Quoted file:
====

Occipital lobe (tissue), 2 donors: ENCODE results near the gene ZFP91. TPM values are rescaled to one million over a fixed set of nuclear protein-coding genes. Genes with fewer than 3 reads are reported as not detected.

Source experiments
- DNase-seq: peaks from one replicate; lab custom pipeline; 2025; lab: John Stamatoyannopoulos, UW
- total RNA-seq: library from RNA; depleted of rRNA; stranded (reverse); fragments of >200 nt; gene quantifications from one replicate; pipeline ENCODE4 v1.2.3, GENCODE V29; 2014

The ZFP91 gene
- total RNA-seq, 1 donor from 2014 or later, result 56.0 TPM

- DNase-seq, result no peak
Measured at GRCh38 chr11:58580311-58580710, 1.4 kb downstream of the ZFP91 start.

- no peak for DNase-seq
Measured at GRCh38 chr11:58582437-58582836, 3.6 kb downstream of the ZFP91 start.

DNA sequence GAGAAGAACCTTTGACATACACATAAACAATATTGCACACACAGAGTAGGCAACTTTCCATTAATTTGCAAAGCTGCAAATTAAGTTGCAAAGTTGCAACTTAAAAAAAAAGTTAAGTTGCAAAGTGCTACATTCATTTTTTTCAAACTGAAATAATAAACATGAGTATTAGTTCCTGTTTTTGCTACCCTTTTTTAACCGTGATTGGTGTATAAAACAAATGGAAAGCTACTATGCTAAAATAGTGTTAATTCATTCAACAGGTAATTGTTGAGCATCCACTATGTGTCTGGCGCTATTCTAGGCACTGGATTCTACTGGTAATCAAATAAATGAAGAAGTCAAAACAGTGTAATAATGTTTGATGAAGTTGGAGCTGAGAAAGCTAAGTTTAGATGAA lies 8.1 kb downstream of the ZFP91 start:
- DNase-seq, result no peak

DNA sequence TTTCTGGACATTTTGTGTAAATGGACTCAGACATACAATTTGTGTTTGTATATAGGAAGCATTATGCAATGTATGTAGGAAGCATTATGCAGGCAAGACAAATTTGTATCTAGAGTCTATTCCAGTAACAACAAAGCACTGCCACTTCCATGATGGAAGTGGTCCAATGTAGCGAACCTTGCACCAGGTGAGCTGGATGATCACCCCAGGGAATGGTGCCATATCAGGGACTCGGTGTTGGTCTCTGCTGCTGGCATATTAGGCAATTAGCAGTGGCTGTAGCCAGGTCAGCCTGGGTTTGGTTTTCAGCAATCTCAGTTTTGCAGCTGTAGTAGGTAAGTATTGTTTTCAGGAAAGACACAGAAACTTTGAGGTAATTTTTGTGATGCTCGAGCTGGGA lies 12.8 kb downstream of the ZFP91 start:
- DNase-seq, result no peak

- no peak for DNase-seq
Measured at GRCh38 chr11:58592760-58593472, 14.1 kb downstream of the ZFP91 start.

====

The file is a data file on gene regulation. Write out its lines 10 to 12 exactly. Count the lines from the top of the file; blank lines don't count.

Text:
Measured at GRCh38 chr11:58582437-58582836, 3.6 kb downstream of the ZFP91 start.

DNA sequence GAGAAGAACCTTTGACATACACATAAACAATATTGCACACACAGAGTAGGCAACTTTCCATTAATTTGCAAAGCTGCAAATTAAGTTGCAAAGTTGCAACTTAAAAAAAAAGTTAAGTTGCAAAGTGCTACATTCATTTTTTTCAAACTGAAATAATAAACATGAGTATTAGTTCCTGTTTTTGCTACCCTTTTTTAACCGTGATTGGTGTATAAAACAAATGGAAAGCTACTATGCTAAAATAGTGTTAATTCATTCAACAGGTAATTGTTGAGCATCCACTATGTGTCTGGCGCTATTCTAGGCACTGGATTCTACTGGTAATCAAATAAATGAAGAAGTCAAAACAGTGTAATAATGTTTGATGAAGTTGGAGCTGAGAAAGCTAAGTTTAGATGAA lies 8.1 kb downstream of the ZFP91 start:
- DNase-seq, result no peak